The Library of Trinity College Dublin has a free on-line edition of the Book of Kells where you can click through all the pages.* Clicking the up/down keys will enlarge/reduce the image. The Book of Kells contains 340 folios and its illumination is extremely elaborate.
This Gospel book was created around 800 AD, written on vellum at a Columban monastery somewhere in the British Isles. Its name derives from the Abbey of Kells in County Meath, which was its home for much of the medieval period. The leading theory of its origin is that it was started at Iona and evacuated when the Vikings raided the monastery there; after which it was brought to Kells where it was completed. However, there’s no real way to make a decisive ruling on these sorts of questions. Kells was itself raided by the Vikings several times in the tenth century; yet the volume survived we know not how. Missing pages at the front and back may suggest a struggle, but of course many books lose pages without attempted pillaging.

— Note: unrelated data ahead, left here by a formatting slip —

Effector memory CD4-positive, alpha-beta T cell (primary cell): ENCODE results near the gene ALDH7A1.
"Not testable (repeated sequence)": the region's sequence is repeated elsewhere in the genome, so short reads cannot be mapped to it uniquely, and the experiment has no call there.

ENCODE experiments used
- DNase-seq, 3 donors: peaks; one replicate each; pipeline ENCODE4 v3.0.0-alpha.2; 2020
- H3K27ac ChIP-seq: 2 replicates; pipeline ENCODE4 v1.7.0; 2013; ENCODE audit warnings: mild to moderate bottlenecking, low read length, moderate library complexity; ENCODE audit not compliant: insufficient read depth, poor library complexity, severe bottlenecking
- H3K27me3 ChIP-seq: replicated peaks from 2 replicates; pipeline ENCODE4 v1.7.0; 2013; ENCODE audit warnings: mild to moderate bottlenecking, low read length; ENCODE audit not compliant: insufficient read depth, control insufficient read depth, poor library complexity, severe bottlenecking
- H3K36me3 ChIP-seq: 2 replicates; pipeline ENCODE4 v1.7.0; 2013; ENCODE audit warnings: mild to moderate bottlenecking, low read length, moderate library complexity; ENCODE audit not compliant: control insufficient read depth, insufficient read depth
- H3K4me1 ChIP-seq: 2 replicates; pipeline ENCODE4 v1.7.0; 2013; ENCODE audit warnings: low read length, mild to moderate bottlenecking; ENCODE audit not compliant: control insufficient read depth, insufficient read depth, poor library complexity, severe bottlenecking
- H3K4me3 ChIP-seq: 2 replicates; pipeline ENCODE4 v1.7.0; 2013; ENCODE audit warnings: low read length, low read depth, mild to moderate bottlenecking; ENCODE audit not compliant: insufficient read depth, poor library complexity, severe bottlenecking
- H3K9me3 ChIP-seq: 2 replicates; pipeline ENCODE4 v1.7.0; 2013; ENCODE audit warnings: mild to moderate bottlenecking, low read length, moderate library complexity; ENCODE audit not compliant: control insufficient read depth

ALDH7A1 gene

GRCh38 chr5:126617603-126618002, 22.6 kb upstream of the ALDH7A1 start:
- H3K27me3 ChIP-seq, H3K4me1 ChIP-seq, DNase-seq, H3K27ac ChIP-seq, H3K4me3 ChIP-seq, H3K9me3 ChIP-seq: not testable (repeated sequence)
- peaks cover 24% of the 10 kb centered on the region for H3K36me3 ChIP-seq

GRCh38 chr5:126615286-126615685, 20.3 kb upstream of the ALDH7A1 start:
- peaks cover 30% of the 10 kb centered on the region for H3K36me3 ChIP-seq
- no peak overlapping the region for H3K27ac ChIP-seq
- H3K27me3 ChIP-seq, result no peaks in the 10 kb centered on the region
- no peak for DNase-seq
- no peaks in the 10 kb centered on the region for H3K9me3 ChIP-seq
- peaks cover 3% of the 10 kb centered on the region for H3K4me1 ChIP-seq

It looks like the book was the work of three scribes, working often from memory rather than from a copy book. The manuscript is written in insular script, mainly in caps with the occasional lower case letter. The book has been rebound several times. An 18th century binding resulted in harsh cropping leaving parts of some of the illumination bleeding off the page. In 1953 the work was bound up in four volumes by bookbinder Roger Powell. Two of these volumes are usually on display at the Trinity College Library.
The Wikipedia entry on The Book of Kells is quite extensive. Most of the above is drawn from there.
*Link via Erik Kwakkel, whose blog, Medieval Books, can be found here. It is full of fascinating stuff.